Caltrans commented that its analysis showed every Kings home game would back up traffic along southbound I-5 from J Street across the American River and deep into Natomas. Interstate-80 traffic entering southbound I-5 would completely back up on the connecting ramps and congest traffic on I-80. Motorists escaping gridlock on I-80 would add more than 1,300 incoming vehicles to Highway 160/12th Street.

The EIR’s final word on this mess: “The project would exacerbate some freeway segments…”

Caltrans says there is no feasible fix for the J-Street ramps. We’ll just have to live with game night Carmageddon. However, it gets much worse.

The traffic predictions falsely assume arena attendance will be no more than 17,500, despite what the Kings have decreed. They bragged they will sometimes sell one to two thousand standing room tickets and allow 10,000 people to watch games from outside. If 10,000 free spots are available, will 20,000 people try their luck getting one?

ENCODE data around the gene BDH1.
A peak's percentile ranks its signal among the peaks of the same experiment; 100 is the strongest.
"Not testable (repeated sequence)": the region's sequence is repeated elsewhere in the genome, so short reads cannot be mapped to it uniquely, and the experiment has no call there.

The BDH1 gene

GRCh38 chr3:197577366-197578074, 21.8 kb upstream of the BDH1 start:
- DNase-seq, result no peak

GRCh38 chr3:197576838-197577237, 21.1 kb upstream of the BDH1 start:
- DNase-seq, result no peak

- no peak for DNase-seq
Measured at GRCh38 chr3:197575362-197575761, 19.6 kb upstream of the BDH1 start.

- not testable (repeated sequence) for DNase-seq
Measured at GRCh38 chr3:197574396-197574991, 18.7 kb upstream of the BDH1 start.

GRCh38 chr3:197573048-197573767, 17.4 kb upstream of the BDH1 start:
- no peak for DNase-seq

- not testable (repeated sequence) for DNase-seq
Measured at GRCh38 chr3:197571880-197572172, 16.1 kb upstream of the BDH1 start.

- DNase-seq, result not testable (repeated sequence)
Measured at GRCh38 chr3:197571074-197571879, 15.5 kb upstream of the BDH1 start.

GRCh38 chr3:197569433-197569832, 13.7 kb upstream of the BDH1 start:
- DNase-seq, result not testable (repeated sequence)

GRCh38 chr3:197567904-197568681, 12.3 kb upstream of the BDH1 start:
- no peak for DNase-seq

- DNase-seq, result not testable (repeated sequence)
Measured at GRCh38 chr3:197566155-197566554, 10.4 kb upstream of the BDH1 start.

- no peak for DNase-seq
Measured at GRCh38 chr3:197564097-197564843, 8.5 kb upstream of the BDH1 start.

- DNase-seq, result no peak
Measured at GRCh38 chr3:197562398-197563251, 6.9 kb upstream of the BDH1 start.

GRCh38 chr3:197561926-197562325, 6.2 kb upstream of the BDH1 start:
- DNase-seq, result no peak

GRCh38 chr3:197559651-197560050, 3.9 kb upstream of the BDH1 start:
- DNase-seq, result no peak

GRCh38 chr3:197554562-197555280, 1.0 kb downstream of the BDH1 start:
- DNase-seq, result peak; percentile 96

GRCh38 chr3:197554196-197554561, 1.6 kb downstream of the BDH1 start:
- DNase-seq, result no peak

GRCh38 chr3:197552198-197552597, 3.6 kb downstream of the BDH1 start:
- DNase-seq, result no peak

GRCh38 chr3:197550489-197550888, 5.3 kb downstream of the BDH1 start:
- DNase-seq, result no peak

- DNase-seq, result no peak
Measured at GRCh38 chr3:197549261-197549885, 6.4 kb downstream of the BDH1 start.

The first two public comments above were made by former Director of Caltrans Adriana Gianturco Saltonstall, who, with me and 10 other Sacramento citizens, is suing City Hall for this unlawfully prepared EIR.

In my comment, I requested that the final EIR include traffic projections (presumably hours of gridlock) for those publicized larger crowds. City Hall refused.

Our suit is intended to lead to the drafting of an honest EIR and a spurred renegotiation of the city’s subsidy to the Kings billionaires, possibly saving Sacramentans hundreds of millions of dollars over 35 years.

Our first hearing is October 10.